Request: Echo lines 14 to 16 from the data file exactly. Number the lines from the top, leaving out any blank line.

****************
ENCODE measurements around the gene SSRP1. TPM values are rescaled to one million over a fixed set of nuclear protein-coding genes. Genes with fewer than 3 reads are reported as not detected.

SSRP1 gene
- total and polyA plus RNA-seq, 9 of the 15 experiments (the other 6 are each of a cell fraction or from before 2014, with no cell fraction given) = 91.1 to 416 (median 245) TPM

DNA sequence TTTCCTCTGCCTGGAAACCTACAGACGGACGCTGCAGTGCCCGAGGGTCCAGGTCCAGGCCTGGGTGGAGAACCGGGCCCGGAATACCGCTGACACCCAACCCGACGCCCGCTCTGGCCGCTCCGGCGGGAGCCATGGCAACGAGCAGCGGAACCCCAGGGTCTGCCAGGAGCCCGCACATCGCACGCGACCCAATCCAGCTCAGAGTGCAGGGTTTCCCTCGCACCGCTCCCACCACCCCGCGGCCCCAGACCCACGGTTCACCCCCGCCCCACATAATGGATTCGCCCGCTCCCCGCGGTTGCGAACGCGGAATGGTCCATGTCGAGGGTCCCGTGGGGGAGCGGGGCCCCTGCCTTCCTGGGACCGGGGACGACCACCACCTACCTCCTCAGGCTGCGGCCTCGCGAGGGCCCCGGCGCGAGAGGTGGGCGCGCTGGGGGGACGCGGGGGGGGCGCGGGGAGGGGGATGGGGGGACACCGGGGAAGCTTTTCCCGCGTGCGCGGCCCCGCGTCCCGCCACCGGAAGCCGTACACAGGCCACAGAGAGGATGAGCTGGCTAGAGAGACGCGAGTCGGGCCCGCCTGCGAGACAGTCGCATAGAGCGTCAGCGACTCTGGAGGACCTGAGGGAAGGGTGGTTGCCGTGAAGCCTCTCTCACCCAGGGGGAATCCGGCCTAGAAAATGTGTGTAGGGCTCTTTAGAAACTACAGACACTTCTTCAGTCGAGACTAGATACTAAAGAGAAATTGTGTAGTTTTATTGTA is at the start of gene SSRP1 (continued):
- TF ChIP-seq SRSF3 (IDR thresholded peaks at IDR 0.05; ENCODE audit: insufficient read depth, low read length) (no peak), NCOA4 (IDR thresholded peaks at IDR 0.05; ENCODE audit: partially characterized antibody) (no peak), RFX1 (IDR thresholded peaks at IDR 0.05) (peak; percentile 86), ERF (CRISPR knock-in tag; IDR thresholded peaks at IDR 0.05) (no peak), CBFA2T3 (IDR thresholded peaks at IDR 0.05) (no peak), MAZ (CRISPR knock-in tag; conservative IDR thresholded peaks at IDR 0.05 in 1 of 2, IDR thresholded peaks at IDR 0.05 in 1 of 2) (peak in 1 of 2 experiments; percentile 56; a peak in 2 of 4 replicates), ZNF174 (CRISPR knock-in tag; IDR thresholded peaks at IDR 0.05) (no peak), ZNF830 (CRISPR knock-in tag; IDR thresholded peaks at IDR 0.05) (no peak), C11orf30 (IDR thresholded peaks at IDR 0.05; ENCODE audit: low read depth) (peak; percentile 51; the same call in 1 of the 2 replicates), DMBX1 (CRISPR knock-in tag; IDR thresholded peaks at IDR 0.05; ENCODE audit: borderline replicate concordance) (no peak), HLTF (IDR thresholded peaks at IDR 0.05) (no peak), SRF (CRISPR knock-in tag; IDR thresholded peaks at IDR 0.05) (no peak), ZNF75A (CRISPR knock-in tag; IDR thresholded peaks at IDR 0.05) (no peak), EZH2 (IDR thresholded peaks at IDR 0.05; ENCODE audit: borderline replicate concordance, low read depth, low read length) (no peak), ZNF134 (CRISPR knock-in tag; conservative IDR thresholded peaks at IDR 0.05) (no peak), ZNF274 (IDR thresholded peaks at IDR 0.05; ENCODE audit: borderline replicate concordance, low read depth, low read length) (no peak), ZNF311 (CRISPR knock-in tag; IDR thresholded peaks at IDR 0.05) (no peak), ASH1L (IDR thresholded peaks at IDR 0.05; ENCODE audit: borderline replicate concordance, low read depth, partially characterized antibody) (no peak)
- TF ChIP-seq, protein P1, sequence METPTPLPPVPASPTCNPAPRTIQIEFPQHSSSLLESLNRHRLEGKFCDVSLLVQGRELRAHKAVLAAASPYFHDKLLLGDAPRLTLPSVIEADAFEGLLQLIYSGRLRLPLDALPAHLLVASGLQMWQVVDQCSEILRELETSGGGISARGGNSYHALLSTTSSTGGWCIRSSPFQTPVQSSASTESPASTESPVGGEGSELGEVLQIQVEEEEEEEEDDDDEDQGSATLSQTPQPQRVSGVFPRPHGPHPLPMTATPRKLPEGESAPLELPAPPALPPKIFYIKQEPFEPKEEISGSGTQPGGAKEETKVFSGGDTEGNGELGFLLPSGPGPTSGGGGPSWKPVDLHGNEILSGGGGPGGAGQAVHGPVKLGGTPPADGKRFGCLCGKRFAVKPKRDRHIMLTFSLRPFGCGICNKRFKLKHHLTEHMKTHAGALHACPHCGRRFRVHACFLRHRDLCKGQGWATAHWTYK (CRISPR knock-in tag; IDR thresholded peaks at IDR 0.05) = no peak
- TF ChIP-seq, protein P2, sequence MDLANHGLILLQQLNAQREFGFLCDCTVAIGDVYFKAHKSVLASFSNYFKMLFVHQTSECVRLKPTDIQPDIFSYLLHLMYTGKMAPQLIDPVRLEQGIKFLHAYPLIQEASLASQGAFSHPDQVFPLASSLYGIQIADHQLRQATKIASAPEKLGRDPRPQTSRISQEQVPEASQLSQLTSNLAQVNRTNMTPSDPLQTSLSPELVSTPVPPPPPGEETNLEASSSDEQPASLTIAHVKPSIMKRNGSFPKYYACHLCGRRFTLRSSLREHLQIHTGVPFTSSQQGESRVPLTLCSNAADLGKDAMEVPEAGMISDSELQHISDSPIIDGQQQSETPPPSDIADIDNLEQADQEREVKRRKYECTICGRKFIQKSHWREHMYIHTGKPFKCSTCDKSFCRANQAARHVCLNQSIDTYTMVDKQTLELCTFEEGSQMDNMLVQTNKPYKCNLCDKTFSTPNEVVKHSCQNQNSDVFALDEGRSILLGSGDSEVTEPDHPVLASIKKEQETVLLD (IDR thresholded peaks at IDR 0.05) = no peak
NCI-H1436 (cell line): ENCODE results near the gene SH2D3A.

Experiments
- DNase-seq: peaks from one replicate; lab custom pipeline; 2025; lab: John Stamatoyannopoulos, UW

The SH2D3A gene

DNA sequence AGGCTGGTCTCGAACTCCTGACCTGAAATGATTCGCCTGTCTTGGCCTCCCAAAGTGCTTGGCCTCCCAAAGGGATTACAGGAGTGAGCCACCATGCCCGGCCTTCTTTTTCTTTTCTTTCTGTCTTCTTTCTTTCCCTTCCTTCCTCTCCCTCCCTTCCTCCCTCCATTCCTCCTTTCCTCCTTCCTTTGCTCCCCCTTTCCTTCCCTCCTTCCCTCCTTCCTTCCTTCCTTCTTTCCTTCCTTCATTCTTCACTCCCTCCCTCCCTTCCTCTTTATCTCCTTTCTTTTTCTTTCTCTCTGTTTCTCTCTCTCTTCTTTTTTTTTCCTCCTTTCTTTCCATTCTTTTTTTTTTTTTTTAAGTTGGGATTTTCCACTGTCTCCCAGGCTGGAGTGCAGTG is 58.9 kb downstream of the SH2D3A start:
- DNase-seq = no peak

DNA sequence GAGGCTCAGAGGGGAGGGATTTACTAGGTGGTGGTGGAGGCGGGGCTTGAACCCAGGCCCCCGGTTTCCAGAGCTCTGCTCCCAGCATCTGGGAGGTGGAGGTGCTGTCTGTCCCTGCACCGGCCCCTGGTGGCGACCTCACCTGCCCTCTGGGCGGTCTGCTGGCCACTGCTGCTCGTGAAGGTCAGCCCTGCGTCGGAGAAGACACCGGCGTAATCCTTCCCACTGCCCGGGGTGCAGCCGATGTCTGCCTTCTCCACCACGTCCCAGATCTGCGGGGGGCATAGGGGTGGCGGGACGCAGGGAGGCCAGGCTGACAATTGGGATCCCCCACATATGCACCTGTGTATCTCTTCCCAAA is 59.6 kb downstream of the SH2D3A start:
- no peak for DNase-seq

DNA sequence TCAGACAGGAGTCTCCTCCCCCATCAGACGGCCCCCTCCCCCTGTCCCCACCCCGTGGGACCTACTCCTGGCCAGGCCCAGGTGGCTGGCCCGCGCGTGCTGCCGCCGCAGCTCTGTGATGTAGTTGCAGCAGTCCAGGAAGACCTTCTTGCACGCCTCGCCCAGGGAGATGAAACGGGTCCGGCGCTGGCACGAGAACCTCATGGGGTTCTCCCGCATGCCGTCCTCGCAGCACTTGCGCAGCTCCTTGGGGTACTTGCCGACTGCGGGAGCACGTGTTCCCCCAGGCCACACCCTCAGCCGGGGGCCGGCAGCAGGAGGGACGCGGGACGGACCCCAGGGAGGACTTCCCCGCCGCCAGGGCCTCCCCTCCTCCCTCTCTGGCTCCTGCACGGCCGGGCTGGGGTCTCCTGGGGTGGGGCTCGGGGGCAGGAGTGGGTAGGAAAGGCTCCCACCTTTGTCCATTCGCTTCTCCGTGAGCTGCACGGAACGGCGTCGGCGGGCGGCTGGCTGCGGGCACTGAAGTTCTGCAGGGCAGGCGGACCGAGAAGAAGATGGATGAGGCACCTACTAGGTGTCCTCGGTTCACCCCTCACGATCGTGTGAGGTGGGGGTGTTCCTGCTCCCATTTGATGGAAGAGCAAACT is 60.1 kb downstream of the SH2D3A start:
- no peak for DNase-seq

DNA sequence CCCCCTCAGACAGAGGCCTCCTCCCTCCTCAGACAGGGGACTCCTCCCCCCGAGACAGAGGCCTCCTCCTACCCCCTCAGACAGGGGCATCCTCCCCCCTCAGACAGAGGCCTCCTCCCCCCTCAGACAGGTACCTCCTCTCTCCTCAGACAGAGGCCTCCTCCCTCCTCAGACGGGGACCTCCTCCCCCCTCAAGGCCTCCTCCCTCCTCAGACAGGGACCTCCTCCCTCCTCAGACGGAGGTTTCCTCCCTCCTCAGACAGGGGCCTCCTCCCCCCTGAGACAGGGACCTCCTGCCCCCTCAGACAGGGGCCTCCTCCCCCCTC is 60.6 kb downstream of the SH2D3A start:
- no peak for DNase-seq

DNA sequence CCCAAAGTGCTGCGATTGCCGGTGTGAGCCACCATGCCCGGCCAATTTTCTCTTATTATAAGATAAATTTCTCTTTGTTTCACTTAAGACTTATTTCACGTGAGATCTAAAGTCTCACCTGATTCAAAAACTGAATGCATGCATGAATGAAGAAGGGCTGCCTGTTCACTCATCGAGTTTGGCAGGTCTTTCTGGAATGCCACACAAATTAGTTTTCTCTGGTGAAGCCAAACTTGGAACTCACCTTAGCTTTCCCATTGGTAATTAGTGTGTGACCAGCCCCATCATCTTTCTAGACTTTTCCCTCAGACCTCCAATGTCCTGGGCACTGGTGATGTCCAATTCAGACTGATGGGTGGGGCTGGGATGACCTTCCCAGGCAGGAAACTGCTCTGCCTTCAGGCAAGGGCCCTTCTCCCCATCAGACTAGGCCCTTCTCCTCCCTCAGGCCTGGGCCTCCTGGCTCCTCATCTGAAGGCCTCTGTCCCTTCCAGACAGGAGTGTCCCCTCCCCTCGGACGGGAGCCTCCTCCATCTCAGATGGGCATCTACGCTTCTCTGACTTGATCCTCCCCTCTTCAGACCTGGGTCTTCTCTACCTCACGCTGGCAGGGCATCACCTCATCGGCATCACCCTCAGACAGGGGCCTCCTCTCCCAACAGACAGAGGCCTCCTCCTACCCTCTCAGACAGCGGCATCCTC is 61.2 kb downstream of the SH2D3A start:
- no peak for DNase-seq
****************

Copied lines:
DNA sequence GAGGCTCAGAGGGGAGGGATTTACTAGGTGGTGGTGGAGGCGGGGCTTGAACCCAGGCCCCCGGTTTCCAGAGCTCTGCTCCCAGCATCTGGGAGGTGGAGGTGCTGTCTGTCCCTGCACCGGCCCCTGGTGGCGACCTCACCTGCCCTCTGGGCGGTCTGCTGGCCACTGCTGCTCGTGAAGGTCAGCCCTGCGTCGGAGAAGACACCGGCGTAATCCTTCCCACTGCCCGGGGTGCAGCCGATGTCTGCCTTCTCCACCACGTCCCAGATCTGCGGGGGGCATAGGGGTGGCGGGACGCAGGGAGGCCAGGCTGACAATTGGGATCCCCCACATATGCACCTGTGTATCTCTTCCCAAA is 59.6 kb downstream of the SH2D3A start:
- no peak for DNase-seq

DNA sequence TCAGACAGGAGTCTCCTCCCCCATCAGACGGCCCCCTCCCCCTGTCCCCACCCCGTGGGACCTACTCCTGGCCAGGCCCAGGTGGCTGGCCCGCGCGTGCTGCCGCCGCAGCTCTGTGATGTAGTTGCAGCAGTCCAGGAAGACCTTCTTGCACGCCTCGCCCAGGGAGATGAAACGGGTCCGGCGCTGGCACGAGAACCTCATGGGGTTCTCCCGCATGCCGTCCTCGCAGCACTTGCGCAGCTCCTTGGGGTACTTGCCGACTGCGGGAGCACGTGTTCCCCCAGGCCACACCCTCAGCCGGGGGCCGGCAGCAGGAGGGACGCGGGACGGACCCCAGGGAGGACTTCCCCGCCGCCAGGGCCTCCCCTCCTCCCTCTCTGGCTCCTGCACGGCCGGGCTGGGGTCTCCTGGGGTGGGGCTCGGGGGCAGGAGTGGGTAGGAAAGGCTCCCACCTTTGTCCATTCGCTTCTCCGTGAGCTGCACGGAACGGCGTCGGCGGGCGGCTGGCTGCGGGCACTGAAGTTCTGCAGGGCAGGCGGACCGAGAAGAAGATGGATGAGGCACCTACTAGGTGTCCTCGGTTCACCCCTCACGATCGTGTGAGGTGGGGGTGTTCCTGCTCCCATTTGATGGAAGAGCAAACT is 60.1 kb downstream of the SH2D3A start: